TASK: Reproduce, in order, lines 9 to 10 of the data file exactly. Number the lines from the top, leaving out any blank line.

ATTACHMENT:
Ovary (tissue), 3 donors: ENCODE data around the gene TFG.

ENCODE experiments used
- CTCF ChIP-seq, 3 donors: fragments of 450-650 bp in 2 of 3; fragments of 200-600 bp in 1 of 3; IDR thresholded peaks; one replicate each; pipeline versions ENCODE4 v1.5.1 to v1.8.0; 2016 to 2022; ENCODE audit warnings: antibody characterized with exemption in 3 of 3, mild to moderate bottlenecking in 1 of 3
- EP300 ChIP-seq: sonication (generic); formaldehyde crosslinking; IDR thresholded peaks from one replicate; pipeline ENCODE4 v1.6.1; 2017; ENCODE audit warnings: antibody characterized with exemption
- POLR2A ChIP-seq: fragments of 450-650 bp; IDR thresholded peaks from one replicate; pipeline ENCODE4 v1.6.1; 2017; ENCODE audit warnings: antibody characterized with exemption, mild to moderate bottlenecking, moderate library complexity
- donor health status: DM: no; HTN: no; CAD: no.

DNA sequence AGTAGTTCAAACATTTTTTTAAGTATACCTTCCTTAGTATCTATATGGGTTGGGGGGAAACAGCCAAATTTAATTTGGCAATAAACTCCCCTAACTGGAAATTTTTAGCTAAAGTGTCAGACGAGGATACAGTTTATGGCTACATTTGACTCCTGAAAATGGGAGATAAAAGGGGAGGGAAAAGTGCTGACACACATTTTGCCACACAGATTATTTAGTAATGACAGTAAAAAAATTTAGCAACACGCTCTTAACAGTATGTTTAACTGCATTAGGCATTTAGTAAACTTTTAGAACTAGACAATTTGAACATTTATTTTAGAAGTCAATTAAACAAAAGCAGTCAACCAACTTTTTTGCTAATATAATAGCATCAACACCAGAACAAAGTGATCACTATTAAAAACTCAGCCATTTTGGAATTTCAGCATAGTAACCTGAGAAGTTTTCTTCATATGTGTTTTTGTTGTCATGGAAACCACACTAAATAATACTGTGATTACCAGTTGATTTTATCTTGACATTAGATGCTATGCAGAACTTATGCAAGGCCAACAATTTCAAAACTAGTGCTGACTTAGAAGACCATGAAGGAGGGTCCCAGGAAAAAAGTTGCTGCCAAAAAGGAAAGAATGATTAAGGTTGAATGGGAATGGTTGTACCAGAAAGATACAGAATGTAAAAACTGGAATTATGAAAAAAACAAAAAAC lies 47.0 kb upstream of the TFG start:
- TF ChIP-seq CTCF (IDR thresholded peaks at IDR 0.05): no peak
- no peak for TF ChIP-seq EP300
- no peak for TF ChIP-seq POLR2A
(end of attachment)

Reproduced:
- no peak for TF ChIP-seq EP300
- no peak for TF ChIP-seq POLR2A